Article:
Cultural institutions are adapting in creative ways to continue their mission through the pandemic. The McMaster Museum of Art began considering outdoor and online spaces for a planned exhibition, when unable to host visitors indoors.
Entitled enawendewin, the word for relationships in the Anishinaabe language, curator William Kingfisher’s exhibition explores our relationship with the land through our connection with the garden. An outdoor site aligned with this concept was found in the McQuesten Urban Farm, an established community resource serving neighbourhood development goals.
The museum sought the expertise of Morse & Associates for help with planning and execution. An outer wall of a converted shipping container greenhouse was selected for permanent display of artworks. We proposed printing the artworks on rigid aluminum composite panels for its stability and durability, suitable for long term outdoor use. A visual layout was then created for client review.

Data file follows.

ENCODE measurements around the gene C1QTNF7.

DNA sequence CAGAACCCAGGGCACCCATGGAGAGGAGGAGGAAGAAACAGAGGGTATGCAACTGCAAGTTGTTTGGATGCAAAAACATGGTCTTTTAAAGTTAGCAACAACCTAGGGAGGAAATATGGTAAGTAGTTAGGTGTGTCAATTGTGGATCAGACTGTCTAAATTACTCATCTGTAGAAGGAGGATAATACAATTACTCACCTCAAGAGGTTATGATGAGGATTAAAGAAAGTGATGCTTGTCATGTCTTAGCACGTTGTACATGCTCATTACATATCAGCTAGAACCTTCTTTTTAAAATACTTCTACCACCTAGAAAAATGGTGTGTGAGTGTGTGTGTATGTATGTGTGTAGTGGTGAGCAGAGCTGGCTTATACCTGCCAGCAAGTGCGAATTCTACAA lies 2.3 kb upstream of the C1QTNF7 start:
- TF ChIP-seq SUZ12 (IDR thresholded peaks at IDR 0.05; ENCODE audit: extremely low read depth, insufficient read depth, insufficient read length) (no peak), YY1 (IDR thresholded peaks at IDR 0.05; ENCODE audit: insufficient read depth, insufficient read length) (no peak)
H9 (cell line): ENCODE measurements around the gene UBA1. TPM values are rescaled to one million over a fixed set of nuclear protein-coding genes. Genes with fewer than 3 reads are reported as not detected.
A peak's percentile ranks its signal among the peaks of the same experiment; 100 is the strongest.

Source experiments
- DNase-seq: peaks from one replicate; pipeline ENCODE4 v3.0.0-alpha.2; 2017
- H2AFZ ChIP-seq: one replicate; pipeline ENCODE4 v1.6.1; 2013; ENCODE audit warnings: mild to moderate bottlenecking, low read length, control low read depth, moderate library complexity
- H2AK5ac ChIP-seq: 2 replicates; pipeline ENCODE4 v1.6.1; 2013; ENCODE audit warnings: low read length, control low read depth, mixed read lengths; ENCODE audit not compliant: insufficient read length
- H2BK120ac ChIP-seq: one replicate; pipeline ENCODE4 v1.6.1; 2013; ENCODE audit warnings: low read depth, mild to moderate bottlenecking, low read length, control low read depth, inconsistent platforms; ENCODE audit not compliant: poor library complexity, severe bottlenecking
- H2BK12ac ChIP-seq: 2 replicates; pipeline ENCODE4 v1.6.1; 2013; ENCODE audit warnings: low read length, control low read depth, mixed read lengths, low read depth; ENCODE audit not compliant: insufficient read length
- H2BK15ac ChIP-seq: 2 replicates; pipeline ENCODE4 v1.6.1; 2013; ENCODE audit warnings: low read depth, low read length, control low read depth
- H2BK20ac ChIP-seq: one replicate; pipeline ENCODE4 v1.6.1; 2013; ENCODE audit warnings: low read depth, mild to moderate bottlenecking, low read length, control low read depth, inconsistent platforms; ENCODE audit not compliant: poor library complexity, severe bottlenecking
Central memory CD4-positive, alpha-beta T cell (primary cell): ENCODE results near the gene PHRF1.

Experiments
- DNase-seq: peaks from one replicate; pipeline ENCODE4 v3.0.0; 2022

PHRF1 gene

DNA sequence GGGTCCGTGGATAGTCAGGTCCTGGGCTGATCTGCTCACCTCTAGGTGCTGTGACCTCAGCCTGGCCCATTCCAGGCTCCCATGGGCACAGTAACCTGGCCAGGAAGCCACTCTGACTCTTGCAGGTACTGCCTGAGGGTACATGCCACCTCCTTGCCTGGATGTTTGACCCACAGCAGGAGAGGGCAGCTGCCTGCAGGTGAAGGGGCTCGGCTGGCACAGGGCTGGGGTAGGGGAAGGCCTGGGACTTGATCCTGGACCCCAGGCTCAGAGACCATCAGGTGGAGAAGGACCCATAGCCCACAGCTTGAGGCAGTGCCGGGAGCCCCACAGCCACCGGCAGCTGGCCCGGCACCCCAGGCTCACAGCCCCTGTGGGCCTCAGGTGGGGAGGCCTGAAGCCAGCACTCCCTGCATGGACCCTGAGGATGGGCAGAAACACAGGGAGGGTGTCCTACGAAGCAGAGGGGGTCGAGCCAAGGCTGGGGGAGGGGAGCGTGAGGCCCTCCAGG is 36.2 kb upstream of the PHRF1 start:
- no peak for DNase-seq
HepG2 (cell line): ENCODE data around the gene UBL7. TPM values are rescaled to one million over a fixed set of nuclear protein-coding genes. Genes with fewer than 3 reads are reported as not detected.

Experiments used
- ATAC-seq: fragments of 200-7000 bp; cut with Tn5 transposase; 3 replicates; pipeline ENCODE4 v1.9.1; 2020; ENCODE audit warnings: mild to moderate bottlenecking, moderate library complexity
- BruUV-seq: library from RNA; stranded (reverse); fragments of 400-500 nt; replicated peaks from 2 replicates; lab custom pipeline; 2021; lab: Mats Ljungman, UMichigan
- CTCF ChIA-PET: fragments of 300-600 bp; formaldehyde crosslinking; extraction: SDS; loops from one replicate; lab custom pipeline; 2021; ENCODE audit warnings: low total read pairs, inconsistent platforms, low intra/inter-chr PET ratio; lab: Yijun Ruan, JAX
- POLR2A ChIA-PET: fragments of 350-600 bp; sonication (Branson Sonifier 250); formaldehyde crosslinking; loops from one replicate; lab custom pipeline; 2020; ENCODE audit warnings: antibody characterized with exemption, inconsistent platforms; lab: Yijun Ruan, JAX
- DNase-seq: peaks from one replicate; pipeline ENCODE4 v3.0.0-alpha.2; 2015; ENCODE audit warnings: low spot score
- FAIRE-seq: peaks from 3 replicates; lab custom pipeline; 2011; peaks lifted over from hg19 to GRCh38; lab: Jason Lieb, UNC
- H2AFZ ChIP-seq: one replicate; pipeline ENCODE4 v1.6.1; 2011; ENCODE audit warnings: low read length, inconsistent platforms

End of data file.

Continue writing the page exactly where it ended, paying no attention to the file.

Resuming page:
Once the artwork sizes and shapes were determined, work began on the municipal permit application. Morse & Associates prepared or gathered the required documents, including a detailed installation drawing, as well as existing building and property plans. The sign permit was obtained on behalf of the client as part of our permit application service.
Cleared to proceed, the art panels were produced and installed according to plan. A smaller size panel to label each artwork was included. All of the panels have a clear laminate applied for extra durability.
Through fulfilling the goals and requirements of all contributors and organizations involved, this meaningful exhibition was not only able to proceed, but resulted in a permanent display in the community. The artists’ perspectives on our relationship with the land are now present at the garden for years to come.